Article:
Passengers aboard a Delta flight transporting the body of a fallen soldier started to sing the national anthem, but were denied by the flight attendant.
When the passengers found out that fallen Green Beret soldier Staff Sgt. Dustin Wright’s casket was aboard the flight, they started to sing as a sign of respect and gratitude. Pamely Gaudry, who organized the gesture, explained that the flight attendant instructed them to stop singing.
She explained to the attendant, “It’s the national anthem,” but was told: “It is against company policy to do that and so we are going to land and everybody is going to stay in their seats and be quiet.”
Gaudry further explained the situation in a video she posted on social media, noting: “I’m humiliated by my lack of courage to sing the national anthem in my own country on American soil with a deceased soldier on the plane. I just sat there with tears rolling down my face.”
She added, “Hundreds of thousands of people now know that Dustin Wright died for our country and there were a lot of people on that plane that wanted to honor him. Hundreds of thousands of people are praying for this family now that weren’t.”
Delta later contacted Gaudry and she was told that it’s not company policy to forbid singing and that the flight attendant made “some bad decisions in trying to make this situation go away.” The company plans to train staff to better handle this situation in the future.
Many of those weighing in with comments on the Independent Journal Review’s coverage of the story were shocked that passengers were silenced, with posts such as: “Just another in the long list of companies selling out to the PC police” and “I hope that unpatriotic witch lost her job. According to Delta it was never one of their policies to keep from people honoring our fallen. That stewardess acted on her own.”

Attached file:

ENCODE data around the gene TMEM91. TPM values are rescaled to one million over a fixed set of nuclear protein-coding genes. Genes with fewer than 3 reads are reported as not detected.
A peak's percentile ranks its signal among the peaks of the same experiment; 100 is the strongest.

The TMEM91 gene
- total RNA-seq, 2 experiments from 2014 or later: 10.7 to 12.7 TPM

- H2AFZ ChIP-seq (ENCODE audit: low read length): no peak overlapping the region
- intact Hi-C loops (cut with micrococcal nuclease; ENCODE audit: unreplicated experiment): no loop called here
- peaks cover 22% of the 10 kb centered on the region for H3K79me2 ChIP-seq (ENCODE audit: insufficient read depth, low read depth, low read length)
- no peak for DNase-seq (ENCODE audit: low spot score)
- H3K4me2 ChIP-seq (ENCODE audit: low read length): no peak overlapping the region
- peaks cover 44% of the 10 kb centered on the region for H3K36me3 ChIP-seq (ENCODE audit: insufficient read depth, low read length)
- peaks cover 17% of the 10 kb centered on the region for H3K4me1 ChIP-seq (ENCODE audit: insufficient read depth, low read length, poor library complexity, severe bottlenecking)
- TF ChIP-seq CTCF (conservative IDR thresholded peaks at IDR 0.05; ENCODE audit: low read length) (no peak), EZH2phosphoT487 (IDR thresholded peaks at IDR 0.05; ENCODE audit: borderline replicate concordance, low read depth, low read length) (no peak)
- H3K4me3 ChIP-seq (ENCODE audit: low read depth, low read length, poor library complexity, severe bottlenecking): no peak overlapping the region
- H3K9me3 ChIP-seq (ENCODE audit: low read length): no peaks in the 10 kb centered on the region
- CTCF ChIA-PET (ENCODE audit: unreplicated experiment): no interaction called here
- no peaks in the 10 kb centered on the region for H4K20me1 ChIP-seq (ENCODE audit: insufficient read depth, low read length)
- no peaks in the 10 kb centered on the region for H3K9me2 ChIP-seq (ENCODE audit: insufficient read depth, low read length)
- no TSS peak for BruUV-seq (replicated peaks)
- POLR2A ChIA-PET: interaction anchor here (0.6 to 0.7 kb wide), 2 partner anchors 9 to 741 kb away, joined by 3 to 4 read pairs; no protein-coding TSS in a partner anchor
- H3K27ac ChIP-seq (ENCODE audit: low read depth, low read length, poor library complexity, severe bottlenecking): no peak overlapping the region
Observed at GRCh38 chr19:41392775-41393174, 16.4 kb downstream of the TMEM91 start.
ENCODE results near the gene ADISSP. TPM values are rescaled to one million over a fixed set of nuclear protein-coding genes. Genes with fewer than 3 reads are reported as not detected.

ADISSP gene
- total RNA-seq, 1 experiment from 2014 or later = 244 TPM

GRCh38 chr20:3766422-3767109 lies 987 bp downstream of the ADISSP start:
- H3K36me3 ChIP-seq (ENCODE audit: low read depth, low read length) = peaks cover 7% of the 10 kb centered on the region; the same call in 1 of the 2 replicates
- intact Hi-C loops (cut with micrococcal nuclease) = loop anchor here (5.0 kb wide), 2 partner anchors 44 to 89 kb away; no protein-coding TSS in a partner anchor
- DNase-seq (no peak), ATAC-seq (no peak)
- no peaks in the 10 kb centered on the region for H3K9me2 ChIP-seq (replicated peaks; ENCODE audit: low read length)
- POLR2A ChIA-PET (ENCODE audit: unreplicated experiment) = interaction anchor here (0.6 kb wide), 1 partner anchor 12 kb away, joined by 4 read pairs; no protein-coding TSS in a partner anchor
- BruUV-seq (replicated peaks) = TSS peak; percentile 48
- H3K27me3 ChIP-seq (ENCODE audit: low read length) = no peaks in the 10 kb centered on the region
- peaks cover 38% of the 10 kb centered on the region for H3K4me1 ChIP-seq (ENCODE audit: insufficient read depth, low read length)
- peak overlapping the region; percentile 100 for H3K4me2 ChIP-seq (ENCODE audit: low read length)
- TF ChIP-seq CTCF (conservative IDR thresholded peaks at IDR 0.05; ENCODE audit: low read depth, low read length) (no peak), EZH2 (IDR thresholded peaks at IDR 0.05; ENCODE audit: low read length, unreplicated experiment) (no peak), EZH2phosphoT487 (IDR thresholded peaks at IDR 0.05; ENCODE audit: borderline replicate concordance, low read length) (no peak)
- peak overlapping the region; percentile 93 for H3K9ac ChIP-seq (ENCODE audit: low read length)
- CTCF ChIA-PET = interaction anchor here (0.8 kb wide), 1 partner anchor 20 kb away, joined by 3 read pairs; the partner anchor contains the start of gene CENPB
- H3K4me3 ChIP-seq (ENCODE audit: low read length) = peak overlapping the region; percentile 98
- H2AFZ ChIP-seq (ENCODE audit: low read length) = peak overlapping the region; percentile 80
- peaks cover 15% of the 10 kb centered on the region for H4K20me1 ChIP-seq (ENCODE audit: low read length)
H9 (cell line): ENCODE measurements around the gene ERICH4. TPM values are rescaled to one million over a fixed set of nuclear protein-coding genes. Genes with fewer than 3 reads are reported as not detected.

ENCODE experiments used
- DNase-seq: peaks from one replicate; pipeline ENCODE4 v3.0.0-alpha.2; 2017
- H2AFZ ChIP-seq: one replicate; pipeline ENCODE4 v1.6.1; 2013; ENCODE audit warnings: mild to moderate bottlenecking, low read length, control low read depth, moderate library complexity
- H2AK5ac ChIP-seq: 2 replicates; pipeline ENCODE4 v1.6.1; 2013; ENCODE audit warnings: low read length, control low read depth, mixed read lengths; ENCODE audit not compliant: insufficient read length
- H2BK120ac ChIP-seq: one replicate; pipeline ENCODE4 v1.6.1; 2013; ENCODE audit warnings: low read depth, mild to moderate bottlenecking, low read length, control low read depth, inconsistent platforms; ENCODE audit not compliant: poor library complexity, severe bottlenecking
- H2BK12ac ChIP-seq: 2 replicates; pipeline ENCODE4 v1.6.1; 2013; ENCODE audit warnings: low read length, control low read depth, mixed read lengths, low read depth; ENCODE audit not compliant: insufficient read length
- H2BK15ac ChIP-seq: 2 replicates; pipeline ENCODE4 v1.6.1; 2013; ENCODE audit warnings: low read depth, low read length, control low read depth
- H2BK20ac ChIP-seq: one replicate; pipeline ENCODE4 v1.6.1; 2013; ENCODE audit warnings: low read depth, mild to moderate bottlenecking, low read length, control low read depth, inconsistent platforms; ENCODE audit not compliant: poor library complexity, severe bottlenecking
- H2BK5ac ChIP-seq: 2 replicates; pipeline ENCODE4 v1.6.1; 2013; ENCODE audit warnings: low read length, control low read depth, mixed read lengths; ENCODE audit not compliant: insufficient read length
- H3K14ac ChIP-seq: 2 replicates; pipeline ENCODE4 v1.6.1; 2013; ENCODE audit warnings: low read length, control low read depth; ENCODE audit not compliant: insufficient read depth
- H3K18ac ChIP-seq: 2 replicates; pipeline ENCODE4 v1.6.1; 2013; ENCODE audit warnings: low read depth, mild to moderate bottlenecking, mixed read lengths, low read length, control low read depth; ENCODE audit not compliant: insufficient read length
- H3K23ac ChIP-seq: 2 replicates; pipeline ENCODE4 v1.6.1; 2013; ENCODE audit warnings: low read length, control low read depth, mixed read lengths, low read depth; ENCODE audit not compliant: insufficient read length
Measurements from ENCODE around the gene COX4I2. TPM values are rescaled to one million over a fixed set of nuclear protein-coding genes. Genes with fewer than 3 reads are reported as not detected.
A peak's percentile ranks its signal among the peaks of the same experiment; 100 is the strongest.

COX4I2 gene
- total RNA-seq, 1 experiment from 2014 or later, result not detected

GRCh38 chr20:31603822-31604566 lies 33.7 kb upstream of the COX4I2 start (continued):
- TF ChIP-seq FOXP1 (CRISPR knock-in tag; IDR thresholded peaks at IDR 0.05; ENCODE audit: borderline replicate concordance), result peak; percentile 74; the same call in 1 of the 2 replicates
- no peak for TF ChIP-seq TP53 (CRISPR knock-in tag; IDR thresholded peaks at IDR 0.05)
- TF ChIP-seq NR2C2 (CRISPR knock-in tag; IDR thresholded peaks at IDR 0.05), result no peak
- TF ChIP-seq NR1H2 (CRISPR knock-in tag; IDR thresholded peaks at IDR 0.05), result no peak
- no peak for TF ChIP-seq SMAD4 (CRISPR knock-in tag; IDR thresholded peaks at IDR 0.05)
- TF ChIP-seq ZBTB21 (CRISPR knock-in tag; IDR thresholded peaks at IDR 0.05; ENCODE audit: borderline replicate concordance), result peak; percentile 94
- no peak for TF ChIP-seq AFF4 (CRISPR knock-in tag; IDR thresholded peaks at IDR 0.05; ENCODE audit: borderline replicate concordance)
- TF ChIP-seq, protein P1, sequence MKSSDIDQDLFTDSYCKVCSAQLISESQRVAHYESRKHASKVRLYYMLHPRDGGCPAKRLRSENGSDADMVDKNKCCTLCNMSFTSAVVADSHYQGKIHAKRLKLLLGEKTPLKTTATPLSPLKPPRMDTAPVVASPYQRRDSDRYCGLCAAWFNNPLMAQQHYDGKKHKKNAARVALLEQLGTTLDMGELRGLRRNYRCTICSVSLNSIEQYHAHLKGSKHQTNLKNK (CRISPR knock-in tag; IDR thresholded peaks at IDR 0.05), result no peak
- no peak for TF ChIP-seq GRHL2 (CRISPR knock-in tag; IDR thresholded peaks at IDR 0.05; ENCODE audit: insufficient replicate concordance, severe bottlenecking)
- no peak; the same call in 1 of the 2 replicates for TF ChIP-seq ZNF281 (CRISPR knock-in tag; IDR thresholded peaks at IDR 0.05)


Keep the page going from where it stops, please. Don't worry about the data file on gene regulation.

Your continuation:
Another military mother commented: “This soldier fought and died for this country and they have the right to sing the National Anthem and I don’t care how many other counties were on that plane, that soldier deserved the respect. Rest easy and thank you for your service. My son is in the US Army and he is starting to get upset with this country and how these people don’t respect the soldiers.”
One commenter relayed their experience in working as a funeral director, noting: “Over the course of 20 years as a funeral director I was honored to have aided the fallen in their last journey. Consistently the ground and baggage crews from Delta (and most other carriers) stopped what they did as the casket passed them by, stood at attention, hand over hearts with their heads bowed. Once the casket was loaded into the hearse all staff present as I pulled out of the loading dock area gave one final salute. My point is that this flight attendant is an aberration in the way most airline employees, regardless of carrier, handle the ‘final flights’ of our nation’s fallen service members.”